10 Tips on Running Safe

Tuesday, 10 September 2013  |  Running + Triathlon

By now you’ve heard of the disturbing and saddening murder of Kae Davantes, an account manager at McCann World Philippines who was allegedly kidnapped at Bonifacio Global City and whose body was later discovered in Cavite.  My heart goes out to her family and friends.

The news has shaken most of us who didn’t even know her personally because it hits close to home.  I heard that she studied in my alma mater for Highschool.  She works at an ad agency that many of us are familiar with.  And, scariest of all, she was abducted in an area that many of us frequently visit and run in.

This alerts us all, especially women, to be observant and cautious at all times.

Below are 10 tips on running safe around the metro:

1 – Choose a safe route.  This is common sense.  Choose a course that is secure and safe from bad elements.  You don’t want to be running in an area that is known to have pickpockets or even construction workers making catcalls at you.  You also don’t want to spend the entire time evading cars or buses that may sideswipe you.  I know you want to be adventurous, but there’s a fine line between adventure and suicide.

2 – Run against traffic.  Run on the side of the road against the traffic to ensure drivers see you coming.  This is a basic but I still see runners who run the wrong way.

3 – Be visible.  It’s always safer to run during broad daylight, but some of you have no choice but to run after work.  Make sure to wear bright colored tops.  Even better if you can wear tops with reflective portions to ensure you are visible to oncoming cars. I know New Balance and Nike have these.  You can also purchase reflective vests for even greater visibility.  Mine is from Nike.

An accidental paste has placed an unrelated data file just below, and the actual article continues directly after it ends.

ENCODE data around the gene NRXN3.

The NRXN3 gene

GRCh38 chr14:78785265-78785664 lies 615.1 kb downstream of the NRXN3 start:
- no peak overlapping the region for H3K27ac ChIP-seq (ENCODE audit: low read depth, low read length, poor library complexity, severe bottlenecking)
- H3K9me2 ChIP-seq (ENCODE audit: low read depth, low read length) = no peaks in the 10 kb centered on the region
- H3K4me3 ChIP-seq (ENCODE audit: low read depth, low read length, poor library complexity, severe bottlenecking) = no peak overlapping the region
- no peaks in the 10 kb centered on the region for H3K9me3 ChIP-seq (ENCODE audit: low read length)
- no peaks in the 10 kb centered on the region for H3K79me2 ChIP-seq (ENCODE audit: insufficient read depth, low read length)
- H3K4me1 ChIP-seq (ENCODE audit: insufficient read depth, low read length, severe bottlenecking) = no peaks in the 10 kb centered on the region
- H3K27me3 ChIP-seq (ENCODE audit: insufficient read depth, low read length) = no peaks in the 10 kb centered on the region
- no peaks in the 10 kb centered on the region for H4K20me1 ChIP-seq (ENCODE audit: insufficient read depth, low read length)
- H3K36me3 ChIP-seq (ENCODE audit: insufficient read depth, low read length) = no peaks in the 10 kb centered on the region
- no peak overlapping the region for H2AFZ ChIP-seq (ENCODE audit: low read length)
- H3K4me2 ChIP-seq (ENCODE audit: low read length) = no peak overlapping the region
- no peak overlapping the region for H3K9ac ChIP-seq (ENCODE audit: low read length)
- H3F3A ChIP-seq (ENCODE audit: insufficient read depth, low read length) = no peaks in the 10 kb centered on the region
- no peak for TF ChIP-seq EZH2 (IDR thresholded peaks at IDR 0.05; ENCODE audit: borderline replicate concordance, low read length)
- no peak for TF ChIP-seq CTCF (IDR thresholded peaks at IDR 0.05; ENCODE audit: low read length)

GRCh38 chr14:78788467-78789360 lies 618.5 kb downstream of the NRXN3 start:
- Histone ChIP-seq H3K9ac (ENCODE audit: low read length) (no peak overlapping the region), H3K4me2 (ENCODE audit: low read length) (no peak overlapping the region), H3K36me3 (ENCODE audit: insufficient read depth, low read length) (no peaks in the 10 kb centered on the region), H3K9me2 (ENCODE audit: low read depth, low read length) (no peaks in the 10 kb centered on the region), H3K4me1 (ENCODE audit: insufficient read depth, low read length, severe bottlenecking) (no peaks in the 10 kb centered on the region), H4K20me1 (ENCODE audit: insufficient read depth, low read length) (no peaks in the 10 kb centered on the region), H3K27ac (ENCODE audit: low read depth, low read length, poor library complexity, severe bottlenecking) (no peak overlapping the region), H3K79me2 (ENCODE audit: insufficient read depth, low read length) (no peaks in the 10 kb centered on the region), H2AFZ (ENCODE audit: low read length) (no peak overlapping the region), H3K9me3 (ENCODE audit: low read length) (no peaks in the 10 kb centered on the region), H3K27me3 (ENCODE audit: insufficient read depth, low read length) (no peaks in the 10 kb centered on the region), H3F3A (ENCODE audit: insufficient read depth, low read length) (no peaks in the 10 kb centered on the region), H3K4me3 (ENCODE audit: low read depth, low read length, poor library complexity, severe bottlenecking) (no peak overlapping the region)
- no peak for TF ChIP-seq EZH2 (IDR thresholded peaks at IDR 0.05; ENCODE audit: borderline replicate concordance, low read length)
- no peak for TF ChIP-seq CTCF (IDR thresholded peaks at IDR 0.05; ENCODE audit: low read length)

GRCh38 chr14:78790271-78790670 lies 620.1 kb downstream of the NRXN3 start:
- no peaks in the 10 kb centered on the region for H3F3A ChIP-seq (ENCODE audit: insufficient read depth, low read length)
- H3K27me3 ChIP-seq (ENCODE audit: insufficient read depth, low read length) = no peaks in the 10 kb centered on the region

– New Balance top. Bright color and has a reflective band on the shoulder –

– Nike reflective vest for night running –

4 – Bring an ID.  Always carry identification with you.  You can carry your ID with you or wear a road ID bracelet on your wrist or on your shoes.  I have two MJ46 iD bands. One conveniently sits on the laces of my shoe and another is a wrist band. These contain my name and husband’s cellphone should there be any emergency.

– MJ46 iD Band –

5 – Leave valuables at home.  Again, common sense.  You don’t need your diamond earrings and gold bracelets during a run unless you’re Lady Gaga.  But then again, if you do wear all your jewelry while running, we might as well call you “gaga.” Heehee.

6 – Run with friends.  It’s best to run with a buddy or a group.  This reduces your chances of being a target for any criminal.  Should you encounter any medical emergency from lightheadedness to  pain in the chest, you also have friends to help.  If this isn’t possible, then at least take your mobile phone with you.

7 – Use your MP3 wisely.  Many of us love our music during our run, but use your ipod and MP3 wisely.  Make sure you hear cars, cyclists, or even “askals” chasing after you.

8 – Carry emergency money with you.  You’ll never know when you may need cash during a run or a race.  I tuck P100 to P200 in a small plastic pouch under my insoles in my shoes whenever I run.  I’ve used this to purchase an emergency bottle of Gatorade when I was dying of thirst at BGC during a training run and also to pay for a taxi when I DNF’d at Rexona Run due to awful blisters.  Hey, don’t laugh, they were painful!  Point is, you’ll never know when you need the money so always bring!

9 – Bring pepper spray.  If you must run alone at night, consider carrying pepper spray in your pocket.  I got mine at R.O.X.

10 – Be smart.  Most of us runners think that we are invincible from injury or harm.  Guess what, we’re not.  Trust your instincts and know when you should quit a run or run in the opposite direction.  Be smart about your running and always take the safer, more conservative route when it comes to your safety.